There are a lot of extra police working during Leavers. If you do the wrong thing, you can be charged with many different offences, which can have really serious consequences for you. While you might not think some of these are that serious, you can still end up with a criminal record. This can make it hard to get a job or travel overseas.
Any person, including a young person, who unlawfully assaults another person can be charged with a criminal offence. An assault includes hitting, kicking, pushing, spitting, indirectly applying force or threatening to apply force to another person.
It is also against the law to help or encourage an assault, such as by organising a fight or preventing the victim from leaving.
Some of the offences you could be charged with if you get into a fight at Leavers include:
You could be sentenced to a term of imprisonment if you assault someone. Assault includes pushing, hitting, kicking, punching or spitting on someone. If that person is seriously injured, increased penalties apply. If the person you assault is a public officer, such as a police officer, you could face a mandatory term of imprisonment.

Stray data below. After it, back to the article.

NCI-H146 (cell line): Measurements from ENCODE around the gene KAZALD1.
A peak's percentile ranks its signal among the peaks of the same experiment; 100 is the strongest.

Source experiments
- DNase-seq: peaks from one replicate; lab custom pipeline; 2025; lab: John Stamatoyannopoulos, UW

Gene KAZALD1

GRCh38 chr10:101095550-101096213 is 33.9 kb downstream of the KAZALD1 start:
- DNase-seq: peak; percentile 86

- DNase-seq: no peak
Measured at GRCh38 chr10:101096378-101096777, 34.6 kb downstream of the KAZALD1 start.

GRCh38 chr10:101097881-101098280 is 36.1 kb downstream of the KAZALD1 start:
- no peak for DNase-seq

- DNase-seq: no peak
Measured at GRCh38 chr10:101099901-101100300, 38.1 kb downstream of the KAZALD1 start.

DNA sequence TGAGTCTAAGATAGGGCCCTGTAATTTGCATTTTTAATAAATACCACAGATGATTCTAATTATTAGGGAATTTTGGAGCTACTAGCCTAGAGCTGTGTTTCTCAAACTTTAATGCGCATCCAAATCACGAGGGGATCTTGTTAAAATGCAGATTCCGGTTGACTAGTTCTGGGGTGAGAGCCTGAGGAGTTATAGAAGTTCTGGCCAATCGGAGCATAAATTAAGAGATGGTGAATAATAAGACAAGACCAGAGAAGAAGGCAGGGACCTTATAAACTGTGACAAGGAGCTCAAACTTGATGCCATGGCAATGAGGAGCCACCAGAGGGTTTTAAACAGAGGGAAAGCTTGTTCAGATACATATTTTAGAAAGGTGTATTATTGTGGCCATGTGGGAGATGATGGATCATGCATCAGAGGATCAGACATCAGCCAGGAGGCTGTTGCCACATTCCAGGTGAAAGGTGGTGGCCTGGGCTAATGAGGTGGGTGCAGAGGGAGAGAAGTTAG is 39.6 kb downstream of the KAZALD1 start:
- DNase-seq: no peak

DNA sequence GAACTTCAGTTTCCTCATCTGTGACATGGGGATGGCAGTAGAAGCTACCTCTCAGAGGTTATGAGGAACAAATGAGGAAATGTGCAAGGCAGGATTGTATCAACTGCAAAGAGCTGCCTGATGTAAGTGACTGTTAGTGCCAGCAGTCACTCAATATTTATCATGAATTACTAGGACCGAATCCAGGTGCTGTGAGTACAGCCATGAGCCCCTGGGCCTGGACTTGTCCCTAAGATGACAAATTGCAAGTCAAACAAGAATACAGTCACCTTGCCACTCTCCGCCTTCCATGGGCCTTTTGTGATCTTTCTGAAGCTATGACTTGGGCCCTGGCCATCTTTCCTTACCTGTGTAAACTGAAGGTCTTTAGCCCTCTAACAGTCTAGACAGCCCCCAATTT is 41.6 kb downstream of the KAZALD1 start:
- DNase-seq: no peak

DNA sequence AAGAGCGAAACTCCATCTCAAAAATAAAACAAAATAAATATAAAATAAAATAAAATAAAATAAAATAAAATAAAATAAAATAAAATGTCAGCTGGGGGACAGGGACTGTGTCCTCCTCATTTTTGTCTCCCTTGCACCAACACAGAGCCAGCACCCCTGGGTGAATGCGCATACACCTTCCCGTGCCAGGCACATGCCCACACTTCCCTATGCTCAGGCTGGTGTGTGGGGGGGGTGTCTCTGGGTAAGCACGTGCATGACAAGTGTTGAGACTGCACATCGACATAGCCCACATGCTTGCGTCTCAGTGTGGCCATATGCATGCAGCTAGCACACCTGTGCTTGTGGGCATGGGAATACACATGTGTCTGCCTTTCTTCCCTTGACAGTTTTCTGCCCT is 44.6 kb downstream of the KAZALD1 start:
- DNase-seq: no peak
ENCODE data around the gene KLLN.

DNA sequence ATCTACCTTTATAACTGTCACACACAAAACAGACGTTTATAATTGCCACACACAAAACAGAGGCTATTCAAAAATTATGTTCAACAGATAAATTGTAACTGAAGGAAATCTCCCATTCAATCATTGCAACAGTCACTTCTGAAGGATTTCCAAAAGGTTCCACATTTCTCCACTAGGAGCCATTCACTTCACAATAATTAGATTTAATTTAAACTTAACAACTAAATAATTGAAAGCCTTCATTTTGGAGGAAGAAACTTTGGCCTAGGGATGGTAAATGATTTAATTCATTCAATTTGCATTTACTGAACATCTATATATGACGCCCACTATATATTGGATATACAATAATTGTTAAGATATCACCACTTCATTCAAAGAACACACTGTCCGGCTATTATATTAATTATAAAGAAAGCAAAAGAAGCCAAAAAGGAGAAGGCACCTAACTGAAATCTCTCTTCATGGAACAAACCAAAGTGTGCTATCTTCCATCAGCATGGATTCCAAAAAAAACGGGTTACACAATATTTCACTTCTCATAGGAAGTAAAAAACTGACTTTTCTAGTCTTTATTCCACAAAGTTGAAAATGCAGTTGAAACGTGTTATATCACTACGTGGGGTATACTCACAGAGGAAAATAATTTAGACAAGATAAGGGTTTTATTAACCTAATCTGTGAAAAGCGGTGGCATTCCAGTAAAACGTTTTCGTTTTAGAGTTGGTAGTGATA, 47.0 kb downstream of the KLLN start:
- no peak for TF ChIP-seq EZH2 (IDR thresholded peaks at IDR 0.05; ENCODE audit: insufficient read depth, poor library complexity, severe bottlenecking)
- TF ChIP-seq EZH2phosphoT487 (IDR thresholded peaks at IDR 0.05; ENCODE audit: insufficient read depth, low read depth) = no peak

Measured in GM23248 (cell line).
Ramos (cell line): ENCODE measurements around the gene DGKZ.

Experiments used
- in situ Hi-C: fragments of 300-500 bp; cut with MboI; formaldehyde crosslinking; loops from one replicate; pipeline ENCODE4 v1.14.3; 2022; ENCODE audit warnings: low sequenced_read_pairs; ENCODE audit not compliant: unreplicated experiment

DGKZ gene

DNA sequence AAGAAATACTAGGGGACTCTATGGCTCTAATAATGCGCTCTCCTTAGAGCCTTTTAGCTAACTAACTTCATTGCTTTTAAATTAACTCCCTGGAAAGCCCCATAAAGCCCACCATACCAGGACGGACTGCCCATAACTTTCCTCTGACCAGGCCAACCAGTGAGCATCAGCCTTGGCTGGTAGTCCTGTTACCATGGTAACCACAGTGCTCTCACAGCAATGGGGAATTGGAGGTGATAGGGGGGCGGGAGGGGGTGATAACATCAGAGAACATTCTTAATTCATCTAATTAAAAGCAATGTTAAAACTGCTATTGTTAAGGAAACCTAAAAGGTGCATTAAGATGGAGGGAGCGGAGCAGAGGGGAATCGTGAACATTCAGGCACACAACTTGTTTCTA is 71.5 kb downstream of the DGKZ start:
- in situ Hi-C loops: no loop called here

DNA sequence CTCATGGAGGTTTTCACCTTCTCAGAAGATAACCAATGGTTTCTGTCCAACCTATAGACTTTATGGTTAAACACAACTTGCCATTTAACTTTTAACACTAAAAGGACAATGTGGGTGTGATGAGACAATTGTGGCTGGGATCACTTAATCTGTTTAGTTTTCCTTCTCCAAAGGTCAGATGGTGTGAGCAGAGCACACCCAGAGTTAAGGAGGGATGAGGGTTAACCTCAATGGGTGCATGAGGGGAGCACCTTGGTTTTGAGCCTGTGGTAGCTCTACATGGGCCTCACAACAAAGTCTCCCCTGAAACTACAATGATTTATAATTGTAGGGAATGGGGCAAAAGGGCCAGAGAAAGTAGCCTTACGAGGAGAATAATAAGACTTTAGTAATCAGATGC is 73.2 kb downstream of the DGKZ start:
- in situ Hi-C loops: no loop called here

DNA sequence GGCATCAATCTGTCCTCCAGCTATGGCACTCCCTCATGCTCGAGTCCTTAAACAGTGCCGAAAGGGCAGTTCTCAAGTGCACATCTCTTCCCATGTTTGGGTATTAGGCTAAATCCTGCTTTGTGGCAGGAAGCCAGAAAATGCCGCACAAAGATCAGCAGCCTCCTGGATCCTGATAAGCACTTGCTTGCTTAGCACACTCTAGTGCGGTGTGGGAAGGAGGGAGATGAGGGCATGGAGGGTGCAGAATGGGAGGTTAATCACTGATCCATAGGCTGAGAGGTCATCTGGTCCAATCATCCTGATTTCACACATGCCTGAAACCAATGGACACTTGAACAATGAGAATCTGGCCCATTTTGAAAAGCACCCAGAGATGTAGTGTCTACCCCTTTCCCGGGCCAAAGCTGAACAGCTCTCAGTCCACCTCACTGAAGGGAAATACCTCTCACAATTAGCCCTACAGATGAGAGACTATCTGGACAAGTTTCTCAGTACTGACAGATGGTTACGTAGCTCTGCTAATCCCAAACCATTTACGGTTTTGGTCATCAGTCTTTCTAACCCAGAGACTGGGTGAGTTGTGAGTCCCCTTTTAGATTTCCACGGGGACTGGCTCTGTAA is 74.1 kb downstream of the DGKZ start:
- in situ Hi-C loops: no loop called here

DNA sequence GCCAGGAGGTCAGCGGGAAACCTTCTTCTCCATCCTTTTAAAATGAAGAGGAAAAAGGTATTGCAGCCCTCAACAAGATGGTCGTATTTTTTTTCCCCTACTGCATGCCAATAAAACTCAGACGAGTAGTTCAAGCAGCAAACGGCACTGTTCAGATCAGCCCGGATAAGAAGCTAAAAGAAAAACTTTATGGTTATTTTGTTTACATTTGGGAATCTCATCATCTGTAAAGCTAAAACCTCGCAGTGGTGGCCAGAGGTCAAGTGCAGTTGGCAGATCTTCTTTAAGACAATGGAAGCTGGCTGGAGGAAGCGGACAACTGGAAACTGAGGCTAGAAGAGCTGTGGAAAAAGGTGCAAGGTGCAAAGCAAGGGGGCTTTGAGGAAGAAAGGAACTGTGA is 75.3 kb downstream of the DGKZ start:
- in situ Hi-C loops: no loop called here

You could be charged with a criminal offence if you cause damage to someone’s property. You could also ordered to pay for the damage.
Public nuisance and police offences
You could be charged with a criminal offence if you are disorderly in a public place (for example, swearing, fighting or urinating), obstruct a police officer, or fail to obey an order from a police officer (such as an order to give your name or to move-on).
Filming young people fighting
It is against the law to create, keep, share or ask for material that shows a person under the age of 18 being subject to torture, cruelty or physical abuse. Serious penalties apply.
This could include:
- filming a young person in a fight
- posting or sharing a video of a young person in a fight on social media
- keeping a video of a fight that was sent to you by someone else